- A major attack against Christian marriages and ministries by the god
of this world is underway and few believers are even aware of it. The
spirit of antichrist knows that if he can break up Christian families
and shut up the mouths of Bible teachers, then his battle is half won.
We are not to be ignorant of Satan’s schemes, and once they’re
exposed we are free from that trap and won’t be ensnared. This
particular weapon in the devil’s arsenal is a word – and that word
- Let’s look at how this secret word is used so subtly to destroy
marriages and ministries.
- In the gospels Jesus made it quite clear that marriage is a
permanent covenant between a man and a woman. He said:
"Therefore what God has joined together, let not man
separate…Whoever divorces his wife and marries another commits
adultery against her. And if a woman divorces her husband and marries
another, she commits adultery" (Mark 10: 9-12).
- And He only mentioned one reason for divorce:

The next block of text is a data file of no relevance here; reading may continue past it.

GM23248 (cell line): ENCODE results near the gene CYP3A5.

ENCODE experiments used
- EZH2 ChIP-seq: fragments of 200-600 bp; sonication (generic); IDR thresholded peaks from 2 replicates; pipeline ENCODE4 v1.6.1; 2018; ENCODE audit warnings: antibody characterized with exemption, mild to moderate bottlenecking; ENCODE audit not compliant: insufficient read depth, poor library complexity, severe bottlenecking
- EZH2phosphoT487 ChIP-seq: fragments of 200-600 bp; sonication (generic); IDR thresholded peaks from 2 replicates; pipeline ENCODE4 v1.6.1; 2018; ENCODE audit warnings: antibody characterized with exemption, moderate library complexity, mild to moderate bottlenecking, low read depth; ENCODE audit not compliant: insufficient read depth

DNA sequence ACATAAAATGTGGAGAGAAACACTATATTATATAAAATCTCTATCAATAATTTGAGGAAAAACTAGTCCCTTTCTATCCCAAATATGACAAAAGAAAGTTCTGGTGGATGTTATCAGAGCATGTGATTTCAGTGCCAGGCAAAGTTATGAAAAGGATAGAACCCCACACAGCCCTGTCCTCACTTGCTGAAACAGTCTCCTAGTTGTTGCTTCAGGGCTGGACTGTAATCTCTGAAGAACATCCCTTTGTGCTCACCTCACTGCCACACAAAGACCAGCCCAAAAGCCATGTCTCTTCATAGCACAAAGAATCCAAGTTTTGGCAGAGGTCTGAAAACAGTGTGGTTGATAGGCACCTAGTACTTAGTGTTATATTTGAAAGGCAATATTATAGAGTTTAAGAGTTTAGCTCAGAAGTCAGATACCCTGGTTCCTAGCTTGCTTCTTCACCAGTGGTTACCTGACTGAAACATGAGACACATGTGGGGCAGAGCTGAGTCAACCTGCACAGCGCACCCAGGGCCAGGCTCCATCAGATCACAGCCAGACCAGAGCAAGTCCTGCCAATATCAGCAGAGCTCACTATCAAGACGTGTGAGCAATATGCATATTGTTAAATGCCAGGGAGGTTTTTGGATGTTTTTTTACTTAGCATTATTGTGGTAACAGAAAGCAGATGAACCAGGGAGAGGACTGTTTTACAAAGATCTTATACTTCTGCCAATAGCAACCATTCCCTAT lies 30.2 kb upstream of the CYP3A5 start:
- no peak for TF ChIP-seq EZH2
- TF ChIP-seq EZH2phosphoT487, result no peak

- "But I say to you that whoever divorces his wife for any
reason except sexual immorality causes her to commit
adultery" (Matt. 5:32a).
- But the spirit of this world has a different set of criteria for
divorce and believers everywhere are buying into it – this is
obvious because statistics show that "Christian" marriages
break up at the same rate as the rest of American society. If a spouse
is physically abusive, counselors will rightly advise a person to
remove themselves for their own safety. And the Bible gives recourse
for such an eventuality:
- "Now to the married I command, yet not I but the Lord: A
wife is not to depart from her husband. But even if she does depart,
let her remain unmarried or be reconciled to her husband. And a
husband is not to divorce his wife" (1 Cor. 7: 10-11).
- This leaves room for repentance on the part of the abuser. But a
worldly counselor will advise the spouse to divorce such a one, which
is NOT in keeping with Scripture.
- But now it is taken even farther. Today counselors are telling
people that "emotional" abuse is just as detrimental as
physical abuse and the determining factor to find out if you are in
such an abusive relationship is very subjective. If people were honest
with themselves, they would have to admit that all of us receive and
dish out emotional abuse to those we love one way or another. And the
word "emotional" abuse is becoming the number one reason
people give when entering divorce court today. But that should not be
so in Christian marriages, but unfortunately it is.
- I entered the phrase "emotional abuse" into the Google
search engine and got back 945,000 hits. The top site was a place